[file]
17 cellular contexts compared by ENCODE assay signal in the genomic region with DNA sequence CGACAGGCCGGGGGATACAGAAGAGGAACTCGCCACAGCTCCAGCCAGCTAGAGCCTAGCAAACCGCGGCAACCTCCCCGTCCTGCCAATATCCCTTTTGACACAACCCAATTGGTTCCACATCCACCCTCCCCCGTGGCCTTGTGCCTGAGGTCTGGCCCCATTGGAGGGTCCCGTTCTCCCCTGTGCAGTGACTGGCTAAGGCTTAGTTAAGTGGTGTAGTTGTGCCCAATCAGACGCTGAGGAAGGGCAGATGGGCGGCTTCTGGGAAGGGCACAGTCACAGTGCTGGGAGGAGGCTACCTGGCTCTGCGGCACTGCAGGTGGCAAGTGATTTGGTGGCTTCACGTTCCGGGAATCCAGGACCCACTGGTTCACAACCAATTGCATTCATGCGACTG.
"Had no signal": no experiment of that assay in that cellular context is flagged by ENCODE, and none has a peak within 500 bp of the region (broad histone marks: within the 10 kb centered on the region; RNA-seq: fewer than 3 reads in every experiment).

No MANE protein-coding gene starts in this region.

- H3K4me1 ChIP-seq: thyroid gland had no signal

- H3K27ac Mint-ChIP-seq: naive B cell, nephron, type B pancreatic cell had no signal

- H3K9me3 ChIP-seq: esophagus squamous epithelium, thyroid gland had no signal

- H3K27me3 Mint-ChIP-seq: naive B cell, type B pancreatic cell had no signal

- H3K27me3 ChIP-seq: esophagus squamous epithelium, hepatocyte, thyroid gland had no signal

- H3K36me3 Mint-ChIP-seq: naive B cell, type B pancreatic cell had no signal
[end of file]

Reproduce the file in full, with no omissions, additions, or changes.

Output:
17 cellular contexts compared by ENCODE assay signal in the genomic region with DNA sequence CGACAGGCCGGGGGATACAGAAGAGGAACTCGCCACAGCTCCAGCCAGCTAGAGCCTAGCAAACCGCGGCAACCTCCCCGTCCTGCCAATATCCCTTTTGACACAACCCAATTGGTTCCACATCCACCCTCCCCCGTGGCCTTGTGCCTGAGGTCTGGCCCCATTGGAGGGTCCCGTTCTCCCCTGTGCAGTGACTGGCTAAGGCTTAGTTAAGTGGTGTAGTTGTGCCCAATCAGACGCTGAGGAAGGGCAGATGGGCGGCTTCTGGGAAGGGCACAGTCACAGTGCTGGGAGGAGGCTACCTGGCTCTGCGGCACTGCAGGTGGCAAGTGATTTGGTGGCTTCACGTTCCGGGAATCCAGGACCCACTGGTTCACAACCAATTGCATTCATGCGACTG.
"Had no signal": no experiment of that assay in that cellular context is flagged by ENCODE, and none has a peak within 500 bp of the region (broad histone marks: within the 10 kb centered on the region; RNA-seq: fewer than 3 reads in every experiment).

No MANE protein-coding gene starts in this region.

- H3K4me1 ChIP-seq: thyroid gland had no signal

- H3K27ac Mint-ChIP-seq: naive B cell, nephron, type B pancreatic cell had no signal

- H3K9me3 ChIP-seq: esophagus squamous epithelium, thyroid gland had no signal

- H3K27me3 Mint-ChIP-seq: naive B cell, type B pancreatic cell had no signal

- H3K27me3 ChIP-seq: esophagus squamous epithelium, hepatocyte, thyroid gland had no signal

- H3K36me3 Mint-ChIP-seq: naive B cell, type B pancreatic cell had no signal